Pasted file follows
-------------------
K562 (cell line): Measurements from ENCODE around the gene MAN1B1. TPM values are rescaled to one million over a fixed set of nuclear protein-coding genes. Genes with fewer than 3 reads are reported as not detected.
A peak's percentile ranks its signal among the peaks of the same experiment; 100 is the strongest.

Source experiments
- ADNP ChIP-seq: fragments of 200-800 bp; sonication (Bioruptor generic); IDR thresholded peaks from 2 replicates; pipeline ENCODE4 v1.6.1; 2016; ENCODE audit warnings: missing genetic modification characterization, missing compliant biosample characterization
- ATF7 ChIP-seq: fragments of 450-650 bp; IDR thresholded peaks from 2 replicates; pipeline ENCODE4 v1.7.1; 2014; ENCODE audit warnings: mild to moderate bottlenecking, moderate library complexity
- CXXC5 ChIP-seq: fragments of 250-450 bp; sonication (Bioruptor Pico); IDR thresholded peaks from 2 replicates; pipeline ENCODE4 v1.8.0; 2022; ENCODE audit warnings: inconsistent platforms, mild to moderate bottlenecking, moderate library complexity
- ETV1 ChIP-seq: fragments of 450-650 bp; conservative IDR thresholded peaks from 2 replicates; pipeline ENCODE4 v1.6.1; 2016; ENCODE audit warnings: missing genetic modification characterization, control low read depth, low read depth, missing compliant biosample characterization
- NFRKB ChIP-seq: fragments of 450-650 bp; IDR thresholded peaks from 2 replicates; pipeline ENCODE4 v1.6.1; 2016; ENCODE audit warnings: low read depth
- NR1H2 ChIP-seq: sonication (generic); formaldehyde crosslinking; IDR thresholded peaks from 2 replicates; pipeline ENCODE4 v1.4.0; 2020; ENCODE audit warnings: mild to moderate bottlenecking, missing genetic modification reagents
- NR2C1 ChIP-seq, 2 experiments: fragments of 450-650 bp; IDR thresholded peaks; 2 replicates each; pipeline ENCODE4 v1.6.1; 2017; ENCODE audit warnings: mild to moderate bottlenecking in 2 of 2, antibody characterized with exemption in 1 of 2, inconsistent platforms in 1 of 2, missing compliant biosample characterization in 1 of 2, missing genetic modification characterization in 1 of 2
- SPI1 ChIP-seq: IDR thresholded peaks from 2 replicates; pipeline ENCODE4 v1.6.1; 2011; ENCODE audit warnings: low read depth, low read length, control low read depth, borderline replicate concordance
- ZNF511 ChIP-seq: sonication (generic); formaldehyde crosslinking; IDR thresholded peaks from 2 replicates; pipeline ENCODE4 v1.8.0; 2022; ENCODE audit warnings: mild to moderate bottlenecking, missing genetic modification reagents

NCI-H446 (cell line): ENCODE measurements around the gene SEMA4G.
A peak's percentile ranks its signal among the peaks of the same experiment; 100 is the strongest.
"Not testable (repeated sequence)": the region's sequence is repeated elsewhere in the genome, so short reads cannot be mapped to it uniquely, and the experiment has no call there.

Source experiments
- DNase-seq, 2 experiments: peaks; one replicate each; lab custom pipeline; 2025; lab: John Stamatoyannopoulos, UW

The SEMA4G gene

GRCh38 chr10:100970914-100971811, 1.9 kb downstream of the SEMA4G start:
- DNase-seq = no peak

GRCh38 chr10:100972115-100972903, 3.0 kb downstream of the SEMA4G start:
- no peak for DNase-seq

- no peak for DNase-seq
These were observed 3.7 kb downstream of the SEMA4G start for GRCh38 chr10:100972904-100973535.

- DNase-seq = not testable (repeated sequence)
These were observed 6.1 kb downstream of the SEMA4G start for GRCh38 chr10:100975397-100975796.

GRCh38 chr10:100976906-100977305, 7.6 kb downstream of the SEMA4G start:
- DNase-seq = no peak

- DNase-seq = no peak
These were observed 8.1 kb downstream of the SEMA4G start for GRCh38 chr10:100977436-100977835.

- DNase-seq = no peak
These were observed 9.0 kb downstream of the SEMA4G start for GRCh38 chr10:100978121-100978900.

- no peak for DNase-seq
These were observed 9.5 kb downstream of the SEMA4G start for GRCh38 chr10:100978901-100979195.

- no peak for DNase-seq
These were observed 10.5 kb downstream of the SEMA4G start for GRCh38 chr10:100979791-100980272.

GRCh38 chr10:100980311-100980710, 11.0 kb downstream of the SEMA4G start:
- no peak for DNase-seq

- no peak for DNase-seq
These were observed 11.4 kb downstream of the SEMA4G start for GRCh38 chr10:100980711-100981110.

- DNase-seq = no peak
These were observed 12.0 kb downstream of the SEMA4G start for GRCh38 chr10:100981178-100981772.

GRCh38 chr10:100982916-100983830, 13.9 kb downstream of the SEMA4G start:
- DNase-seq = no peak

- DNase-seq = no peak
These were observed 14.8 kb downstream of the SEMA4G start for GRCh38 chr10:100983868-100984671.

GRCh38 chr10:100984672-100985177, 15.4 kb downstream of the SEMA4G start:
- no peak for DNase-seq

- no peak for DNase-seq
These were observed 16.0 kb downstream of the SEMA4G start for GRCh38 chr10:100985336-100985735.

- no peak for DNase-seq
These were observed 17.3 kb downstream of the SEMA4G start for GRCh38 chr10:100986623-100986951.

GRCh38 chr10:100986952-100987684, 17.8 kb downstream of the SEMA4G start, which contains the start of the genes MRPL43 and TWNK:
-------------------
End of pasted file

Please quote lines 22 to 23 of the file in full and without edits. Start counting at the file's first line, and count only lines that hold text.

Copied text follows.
- no peak for DNase-seq

- no peak for DNase-seq